Since my last post – and thanks so much to everyone who liked it – I have been giving more thought to my writing career.
I realise that I shied away from confronting one of the core realities about the writing career today: namely, who are you? If you have to Put Yourself Out There to Reach Your Readers you have to first work out who those readers might be and then consider what kind of author they want you to be, which means, you have to look like that writer. Once upon a time a writer looked like him/herself, no matter what he/she looked like. Shirley Jackson (below) wrote Gothic horror stories about life in small New England towns. Her publicist would never have let this photo into the public realm if it was today. Actually her story is very interesting, see the link below.
And then there is Charles Bukowski. OK, this is a cheap shot, but hard to resist.
Actually when you look at photographs of famous writers going right back to the early twentieth century you can see already the aesthetics of writerly fame were already at work, in parallel with the growth of photography. There are profound existential questions here, but let’s skip them for the moment and go right back to Square One!
Everyone in this game accepts that Marketing involves being someone marketable. These days the author is a product, and like all products it does matter what she/he/they look(s) like and whether or not they fit the current paradigm for successful writers. There are countless guides to how to ensure a successful author photo. I like this one, especially for its analysis of specific published author photos. A certain look, a physically attractive or interesting persona, a hesitant smile that looks great on the back cover, a certain age, an air of reserve and mystery – possibly the hint of the exotic – that will work. But the thing is, if that is the author in their photo, then it has to be the author in real life as well, in the unlikely event they get asked to appear in public somewhere, like at the Podunk Valley Writers’ Festival.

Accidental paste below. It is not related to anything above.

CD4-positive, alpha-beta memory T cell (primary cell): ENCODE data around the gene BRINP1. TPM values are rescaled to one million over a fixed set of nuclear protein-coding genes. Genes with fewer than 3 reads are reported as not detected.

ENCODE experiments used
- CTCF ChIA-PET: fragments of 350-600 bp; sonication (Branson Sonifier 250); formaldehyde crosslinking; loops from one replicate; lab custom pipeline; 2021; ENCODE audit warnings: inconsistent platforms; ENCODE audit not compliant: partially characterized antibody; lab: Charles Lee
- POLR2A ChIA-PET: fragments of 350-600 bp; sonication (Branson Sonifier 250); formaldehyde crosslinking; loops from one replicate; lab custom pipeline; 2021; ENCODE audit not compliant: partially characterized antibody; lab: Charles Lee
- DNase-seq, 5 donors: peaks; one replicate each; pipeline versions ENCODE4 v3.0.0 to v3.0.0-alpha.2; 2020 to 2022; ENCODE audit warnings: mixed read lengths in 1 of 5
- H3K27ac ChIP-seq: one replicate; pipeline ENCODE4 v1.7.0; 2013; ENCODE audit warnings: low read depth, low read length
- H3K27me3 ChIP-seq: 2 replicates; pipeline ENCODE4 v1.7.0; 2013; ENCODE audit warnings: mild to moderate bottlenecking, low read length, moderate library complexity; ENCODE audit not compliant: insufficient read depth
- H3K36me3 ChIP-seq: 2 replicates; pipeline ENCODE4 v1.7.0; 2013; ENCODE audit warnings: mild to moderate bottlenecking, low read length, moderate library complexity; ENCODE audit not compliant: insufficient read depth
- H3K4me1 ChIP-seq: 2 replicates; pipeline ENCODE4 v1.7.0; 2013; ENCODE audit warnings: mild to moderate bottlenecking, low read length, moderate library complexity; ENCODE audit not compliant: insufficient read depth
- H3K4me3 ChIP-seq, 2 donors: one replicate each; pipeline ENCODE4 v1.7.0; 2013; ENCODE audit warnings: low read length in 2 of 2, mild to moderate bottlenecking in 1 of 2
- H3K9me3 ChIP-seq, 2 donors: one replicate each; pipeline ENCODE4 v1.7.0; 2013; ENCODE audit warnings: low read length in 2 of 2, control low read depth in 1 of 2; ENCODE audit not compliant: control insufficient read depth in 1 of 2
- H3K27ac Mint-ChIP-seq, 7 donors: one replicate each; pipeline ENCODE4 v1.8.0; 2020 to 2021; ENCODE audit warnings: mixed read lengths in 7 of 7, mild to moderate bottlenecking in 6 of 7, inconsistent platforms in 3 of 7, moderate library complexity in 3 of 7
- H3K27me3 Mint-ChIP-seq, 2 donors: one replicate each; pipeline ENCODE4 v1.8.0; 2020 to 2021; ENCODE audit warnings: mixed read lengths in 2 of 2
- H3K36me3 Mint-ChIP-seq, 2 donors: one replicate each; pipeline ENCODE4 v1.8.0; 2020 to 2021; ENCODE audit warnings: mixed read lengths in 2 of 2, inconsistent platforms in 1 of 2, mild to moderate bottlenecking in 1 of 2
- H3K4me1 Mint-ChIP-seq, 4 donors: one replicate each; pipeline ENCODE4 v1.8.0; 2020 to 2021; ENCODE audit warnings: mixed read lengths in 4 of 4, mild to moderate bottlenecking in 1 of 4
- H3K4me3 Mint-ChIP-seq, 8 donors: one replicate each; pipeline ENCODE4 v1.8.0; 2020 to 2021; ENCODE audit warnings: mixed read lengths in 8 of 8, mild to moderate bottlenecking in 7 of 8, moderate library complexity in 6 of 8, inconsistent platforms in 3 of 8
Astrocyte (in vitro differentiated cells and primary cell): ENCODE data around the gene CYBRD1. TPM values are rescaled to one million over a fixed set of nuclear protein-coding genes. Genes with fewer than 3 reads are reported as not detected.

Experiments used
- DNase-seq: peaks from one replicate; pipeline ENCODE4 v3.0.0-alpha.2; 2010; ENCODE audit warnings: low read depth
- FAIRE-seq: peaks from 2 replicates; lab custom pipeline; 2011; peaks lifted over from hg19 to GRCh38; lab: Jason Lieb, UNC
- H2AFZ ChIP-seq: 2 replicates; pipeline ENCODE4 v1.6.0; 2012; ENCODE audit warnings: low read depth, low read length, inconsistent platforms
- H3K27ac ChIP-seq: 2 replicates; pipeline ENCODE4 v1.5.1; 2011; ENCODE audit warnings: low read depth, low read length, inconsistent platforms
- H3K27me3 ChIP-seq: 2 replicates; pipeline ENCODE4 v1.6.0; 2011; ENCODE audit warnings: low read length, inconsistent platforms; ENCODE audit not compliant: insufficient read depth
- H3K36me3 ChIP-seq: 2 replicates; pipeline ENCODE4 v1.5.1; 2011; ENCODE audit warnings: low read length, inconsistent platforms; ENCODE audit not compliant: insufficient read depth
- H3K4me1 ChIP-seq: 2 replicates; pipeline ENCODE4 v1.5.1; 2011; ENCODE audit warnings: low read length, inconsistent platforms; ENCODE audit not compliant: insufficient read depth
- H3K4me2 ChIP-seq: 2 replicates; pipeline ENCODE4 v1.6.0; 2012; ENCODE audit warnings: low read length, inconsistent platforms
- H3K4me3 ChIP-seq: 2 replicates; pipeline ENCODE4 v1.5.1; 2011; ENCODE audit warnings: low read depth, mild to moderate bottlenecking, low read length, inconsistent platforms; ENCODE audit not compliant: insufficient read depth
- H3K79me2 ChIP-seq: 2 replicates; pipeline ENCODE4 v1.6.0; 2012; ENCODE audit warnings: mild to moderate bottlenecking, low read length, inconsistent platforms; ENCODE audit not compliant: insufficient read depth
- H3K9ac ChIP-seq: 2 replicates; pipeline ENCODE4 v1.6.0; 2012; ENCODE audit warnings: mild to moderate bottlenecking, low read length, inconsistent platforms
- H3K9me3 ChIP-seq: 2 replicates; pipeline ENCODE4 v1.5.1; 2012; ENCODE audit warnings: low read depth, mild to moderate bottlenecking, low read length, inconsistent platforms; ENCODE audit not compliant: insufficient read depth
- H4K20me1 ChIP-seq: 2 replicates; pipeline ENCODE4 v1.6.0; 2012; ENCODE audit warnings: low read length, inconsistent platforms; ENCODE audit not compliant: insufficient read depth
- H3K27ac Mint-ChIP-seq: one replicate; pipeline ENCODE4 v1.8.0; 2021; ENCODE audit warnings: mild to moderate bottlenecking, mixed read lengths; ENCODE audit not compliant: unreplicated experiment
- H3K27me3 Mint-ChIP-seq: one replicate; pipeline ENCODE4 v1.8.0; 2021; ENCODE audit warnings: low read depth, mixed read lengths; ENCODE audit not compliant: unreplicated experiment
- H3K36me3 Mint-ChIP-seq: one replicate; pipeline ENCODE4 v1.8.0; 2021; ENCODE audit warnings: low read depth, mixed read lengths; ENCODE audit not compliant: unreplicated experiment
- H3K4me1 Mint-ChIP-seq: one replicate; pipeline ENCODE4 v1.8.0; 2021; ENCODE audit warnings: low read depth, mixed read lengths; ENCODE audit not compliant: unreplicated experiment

What do you do when you don’t even dimly resemble any of the persons identified as successful writers in their photos? It has occurred to me that it might be helpful to hire someone. Good training for a budding actor! Hire a young person, able to manage the Internet, look great and make public appearances, that might be a good alternative. After all, the gig economy demands people work in all kinds of different careers so there must be hundreds or thousands of young people who’d love to be writers without having to write any books. As for the writer, if you can use a pen name, why can’t you use a pen body? There are ghost writers, why not writers’ ghosts?
Is this a good plot or what? I don’t think it’s been done before although back in 1976 Martin Ritt directed a very young Woody Allen in a movie, The Front, about a writer manqué who signs his name to scripts by real writers blacklisted during the darkest days of Hollywood, when J Edgar Hoover determined what would and would not be acceptable from writers and movie makers according to his own warped ideologies.
And there has been at least one movie about Ghost Writers – Ghost Writer, directed by Roman Polanski, starring Ewan McGregor, 2010.
Maybe there are other movies with similar plots, and that great little series Younger, currently in Season 5 on Stan, takes up the issue of ageism in the publishing world, and the extent to which millenials are currently determining what is published and what isn’t – in tradpubland of course. Incidentally in researching this blog post I came across a list of films about writers here. I’d love to watch all of them in one big binge! That’s the only thing I might enjoy more than actually writing the stories myself.